Chronic Myeloid Leukemia: 5 Things to Know

Victoria Stern, MA

Disclosures

September 17, 2019

3. TKI adherence is a problem for younger patients.

Compliance with TKIs is critical for achieving a complete molecular response. Younger patients (≤ 50 years) with CML are less likely than their older peers to adhere to their drug regimen.[10,11,12]

The financial drain of TKI therapy affects compliance but probably has more to do with a patient's insurance coverage and out-of-pocket expenses than with age.[13,14] The main drivers of poor adherence in younger patients appear to center around quality-of-life issues, including concerns about drug-related side effects, ability to work, and fertility, as well as inadequate information about treatment and medication.[10,15]

4. Novel approaches may better predict treatment-free remission.

Patients who exhibit a robust and rapid response to TKIs may be more likely to achieve a deep molecular response and ultimately treatment-free remission. Hitting certain milestones within the first year on TKIs—such as BCR-ABL1 transcript levels ≤ 10% by 3 months and < 0.1% by 12 months—is particularly important for predicting treatment success.[9] Currently, clinicians use real-time quantitative polymerase chain reaction (PCR) to track the path of a patient's response to TKIs. But this conventional PCR method comes with a major limitation: It cannot detect BCR-ABL1 levels below a certain threshold (≤ 0.0032%).

Being able to measure BCR-ABL1 levels with greater granularity may allow clinicians to better predict a patient's chance of sustaining treatment-free remission. A growing body of research reveals that a PCR technique called digital PCR can detect BCR-ABL levels with more sensitivity and accuracy than real-time PCR. A 2019 analysis found that digital PCR improved clinicians' ability to identify patients in durable deep molecular remission, as well as potential candidates for TKI discontinuation.[16] Another method—long‐range nested real-time PCR combined with ultra‐deep sequencing of BCR-ABL—can identify TKI-resistant BCR-ABL mutations.[17] Pinpointing these mutations could help clinicians assess a patient's response to TKI therapy with greater accuracy, as well as whether (and when) a patient should switch drugs.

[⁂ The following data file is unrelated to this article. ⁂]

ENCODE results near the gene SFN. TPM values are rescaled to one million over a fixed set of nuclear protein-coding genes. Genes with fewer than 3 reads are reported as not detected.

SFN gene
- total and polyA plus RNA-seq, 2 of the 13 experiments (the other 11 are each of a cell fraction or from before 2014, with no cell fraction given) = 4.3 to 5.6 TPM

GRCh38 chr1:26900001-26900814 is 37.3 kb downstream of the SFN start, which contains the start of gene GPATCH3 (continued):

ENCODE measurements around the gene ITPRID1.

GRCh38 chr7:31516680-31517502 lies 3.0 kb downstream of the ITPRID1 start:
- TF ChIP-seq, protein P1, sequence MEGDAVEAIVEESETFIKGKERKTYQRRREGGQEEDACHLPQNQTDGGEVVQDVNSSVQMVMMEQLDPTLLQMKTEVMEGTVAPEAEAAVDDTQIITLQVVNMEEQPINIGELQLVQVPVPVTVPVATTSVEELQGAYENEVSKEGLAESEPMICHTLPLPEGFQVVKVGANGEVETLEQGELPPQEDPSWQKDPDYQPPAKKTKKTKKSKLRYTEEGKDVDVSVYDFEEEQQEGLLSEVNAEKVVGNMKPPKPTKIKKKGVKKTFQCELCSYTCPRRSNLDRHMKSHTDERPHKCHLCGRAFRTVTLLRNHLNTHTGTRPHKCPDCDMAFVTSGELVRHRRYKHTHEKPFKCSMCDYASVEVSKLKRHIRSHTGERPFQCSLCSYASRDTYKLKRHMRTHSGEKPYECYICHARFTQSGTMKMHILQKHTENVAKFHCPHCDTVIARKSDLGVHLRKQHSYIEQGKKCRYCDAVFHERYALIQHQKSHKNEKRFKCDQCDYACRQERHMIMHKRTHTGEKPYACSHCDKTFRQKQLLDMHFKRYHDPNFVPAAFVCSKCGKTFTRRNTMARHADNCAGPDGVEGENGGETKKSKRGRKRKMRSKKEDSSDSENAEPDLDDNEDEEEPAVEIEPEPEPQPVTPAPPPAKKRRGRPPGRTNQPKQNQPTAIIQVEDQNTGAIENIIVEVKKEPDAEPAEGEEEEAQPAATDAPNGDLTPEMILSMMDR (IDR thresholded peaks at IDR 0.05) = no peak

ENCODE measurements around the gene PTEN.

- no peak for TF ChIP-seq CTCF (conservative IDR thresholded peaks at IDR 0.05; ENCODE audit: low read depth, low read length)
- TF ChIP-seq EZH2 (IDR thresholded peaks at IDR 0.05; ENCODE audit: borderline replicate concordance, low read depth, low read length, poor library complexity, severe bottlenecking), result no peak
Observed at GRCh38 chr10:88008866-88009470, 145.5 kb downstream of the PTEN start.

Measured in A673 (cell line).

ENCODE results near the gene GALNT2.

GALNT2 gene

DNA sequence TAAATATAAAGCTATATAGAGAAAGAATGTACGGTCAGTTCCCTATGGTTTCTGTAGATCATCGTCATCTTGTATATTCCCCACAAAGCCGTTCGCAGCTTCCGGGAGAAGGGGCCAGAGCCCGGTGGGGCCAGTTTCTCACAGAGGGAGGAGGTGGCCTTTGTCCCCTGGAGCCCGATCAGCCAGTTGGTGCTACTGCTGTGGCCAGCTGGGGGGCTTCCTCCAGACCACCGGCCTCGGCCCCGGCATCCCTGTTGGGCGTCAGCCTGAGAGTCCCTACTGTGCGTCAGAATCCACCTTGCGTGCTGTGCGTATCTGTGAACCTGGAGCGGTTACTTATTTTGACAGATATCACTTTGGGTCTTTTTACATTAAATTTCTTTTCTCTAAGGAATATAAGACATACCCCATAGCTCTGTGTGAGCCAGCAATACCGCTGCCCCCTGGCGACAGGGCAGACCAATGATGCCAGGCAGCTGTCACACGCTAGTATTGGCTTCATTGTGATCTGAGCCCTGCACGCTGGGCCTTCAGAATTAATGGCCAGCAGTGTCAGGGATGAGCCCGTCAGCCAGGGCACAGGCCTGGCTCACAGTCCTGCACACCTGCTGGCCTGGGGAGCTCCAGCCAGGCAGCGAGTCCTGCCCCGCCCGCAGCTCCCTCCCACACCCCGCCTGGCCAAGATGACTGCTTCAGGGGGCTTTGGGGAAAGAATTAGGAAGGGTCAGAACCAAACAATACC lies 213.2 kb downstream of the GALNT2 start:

5. Emerging CML inhibitors could move the needle closer to a cure.

Several new CML inhibitors in preclinical and clinical trials show promise to enhance outcomes, especially for patients who are resistant or intolerant to available TKIs.

One novel inhibitor, asciminib (ABL001), binds to a different pocket on the BCR-ABL oncoprotein than the current collection of TKIs. Combining asciminib with a TKI—thus inhibiting two targets on BCR-ABL—may enhance major molecular response rates and help curb resistance.[18] So far in phase 1 studies, asciminib has demonstrated clinical activity and a solid safety profile in patients resistant or intolerant to two or more TKIs and in patients with the T315I mutation.[19]

Janus kinase (JAK) inhibitors, when combined with a TKI, may also improve the likelihood that patients will reach a complete or major molecular response. Preclinical data show that dual therapy—a JAK2 inhibitor plus imatinib, nilotinib (Tasigna), or dasatinib (Sprycel)—can eradicate CML cells and restore TKI sensitivity in resistant CML cell lines.[20] The JAK inhibitor ruxolitinib (Jakafi) has already received FDA approval to treat myelofibrosis, polycythemia vera, and acute graft-versus-host disease. A clinical trial now underway is exploring whether ruxolitinib plus nilotinib can eliminate the CML stem cell population in patients with chronic-phase disease.

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